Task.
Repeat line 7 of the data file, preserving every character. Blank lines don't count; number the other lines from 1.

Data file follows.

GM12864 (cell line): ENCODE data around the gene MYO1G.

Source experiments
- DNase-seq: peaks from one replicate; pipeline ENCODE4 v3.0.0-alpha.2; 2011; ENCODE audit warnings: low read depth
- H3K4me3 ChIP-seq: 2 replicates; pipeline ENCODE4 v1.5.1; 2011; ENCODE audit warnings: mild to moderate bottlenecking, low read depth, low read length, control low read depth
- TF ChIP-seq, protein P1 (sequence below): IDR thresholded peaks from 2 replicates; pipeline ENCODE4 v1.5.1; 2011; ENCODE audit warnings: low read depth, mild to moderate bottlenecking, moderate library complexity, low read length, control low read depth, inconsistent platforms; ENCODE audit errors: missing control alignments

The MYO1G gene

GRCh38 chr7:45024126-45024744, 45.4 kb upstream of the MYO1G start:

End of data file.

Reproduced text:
GRCh38 chr7:45024126-45024744, 45.4 kb upstream of the MYO1G start: